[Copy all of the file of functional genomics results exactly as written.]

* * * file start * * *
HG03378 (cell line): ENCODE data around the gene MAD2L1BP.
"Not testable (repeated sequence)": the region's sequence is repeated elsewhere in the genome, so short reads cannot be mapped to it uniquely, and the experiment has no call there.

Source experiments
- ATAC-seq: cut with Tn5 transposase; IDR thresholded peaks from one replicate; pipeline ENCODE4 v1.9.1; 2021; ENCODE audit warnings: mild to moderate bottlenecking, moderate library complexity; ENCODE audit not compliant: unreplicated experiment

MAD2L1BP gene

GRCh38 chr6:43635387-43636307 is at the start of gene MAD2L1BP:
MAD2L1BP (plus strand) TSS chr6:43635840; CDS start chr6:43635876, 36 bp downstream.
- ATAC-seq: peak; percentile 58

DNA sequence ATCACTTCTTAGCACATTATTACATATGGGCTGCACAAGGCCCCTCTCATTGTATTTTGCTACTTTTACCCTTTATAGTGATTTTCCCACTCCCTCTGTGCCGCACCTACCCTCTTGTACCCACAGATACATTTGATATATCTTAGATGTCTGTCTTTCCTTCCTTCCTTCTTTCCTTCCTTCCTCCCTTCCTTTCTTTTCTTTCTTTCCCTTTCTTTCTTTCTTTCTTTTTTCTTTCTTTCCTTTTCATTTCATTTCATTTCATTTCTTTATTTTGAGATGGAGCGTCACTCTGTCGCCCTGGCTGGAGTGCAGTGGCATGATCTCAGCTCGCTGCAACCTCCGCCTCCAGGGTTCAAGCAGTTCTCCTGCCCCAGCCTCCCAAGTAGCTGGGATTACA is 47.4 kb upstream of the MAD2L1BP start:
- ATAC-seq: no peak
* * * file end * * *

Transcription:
HG03378 (cell line): ENCODE data around the gene MAD2L1BP.
"Not testable (repeated sequence)": the region's sequence is repeated elsewhere in the genome, so short reads cannot be mapped to it uniquely, and the experiment has no call there.

Source experiments
- ATAC-seq: cut with Tn5 transposase; IDR thresholded peaks from one replicate; pipeline ENCODE4 v1.9.1; 2021; ENCODE audit warnings: mild to moderate bottlenecking, moderate library complexity; ENCODE audit not compliant: unreplicated experiment

MAD2L1BP gene

GRCh38 chr6:43635387-43636307 is at the start of gene MAD2L1BP:
MAD2L1BP (plus strand) TSS chr6:43635840; CDS start chr6:43635876, 36 bp downstream.
- ATAC-seq: peak; percentile 58

DNA sequence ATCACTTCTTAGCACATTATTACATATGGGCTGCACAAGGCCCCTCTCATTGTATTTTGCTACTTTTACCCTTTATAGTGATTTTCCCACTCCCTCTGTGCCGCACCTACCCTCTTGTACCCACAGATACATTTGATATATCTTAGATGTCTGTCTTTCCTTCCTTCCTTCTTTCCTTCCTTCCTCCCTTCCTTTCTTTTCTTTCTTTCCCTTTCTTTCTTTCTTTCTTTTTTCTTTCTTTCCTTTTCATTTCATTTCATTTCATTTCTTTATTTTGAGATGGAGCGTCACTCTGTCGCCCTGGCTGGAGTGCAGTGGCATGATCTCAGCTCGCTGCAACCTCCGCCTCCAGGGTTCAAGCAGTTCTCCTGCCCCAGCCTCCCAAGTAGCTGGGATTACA is 47.4 kb upstream of the MAD2L1BP start:
- ATAC-seq: no peak